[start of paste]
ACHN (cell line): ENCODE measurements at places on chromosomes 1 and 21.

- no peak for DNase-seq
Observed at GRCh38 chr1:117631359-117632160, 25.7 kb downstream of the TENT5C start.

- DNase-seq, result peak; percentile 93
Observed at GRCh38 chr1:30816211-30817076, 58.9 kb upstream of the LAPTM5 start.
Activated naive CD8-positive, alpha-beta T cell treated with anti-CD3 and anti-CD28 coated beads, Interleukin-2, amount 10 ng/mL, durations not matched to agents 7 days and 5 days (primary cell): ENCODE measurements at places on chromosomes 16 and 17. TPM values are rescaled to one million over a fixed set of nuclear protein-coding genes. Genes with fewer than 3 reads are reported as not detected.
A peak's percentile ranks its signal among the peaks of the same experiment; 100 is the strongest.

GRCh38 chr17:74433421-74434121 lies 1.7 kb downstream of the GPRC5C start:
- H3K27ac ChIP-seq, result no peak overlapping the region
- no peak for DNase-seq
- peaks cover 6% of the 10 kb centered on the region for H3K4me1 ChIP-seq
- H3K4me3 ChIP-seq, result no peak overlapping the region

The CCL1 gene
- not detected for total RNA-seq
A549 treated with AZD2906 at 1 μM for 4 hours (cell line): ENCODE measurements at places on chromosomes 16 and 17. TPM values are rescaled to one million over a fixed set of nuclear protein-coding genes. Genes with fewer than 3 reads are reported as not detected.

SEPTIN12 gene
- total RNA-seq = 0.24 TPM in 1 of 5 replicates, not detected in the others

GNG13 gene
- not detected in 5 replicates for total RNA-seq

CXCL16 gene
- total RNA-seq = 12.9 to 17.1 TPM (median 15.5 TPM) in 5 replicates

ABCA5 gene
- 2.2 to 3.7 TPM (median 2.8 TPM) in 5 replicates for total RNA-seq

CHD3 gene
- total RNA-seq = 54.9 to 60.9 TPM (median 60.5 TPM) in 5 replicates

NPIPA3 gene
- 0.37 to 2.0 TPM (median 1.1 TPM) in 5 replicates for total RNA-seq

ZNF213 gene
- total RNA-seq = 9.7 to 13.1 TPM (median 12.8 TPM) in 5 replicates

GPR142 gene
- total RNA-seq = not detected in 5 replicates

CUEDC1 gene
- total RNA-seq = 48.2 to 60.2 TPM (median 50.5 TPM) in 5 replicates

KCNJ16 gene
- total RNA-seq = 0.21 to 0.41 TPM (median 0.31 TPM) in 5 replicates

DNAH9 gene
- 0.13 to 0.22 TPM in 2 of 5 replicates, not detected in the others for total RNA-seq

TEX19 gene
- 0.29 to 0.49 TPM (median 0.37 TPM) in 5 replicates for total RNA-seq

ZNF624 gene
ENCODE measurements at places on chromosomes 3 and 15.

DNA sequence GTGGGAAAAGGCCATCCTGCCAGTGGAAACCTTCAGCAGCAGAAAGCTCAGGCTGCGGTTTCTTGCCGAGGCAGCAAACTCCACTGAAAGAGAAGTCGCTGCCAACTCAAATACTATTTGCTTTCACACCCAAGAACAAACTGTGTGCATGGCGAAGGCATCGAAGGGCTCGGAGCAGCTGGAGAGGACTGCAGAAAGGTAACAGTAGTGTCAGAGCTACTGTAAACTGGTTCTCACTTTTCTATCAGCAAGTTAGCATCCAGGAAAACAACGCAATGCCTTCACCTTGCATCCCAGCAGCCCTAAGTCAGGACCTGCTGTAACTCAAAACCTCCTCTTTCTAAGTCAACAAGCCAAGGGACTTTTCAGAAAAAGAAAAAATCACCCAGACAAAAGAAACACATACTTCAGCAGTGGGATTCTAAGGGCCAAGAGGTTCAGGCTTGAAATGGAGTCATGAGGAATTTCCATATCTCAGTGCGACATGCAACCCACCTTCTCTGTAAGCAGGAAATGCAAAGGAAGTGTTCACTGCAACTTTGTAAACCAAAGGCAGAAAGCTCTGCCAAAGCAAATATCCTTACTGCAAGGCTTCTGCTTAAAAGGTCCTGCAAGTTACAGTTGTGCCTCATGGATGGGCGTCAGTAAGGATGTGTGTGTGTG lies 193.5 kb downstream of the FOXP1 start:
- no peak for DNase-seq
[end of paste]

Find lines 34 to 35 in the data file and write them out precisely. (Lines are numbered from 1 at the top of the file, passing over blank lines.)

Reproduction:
KCNJ16 gene
- total RNA-seq = 0.21 to 0.41 TPM (median 0.31 TPM) in 5 replicates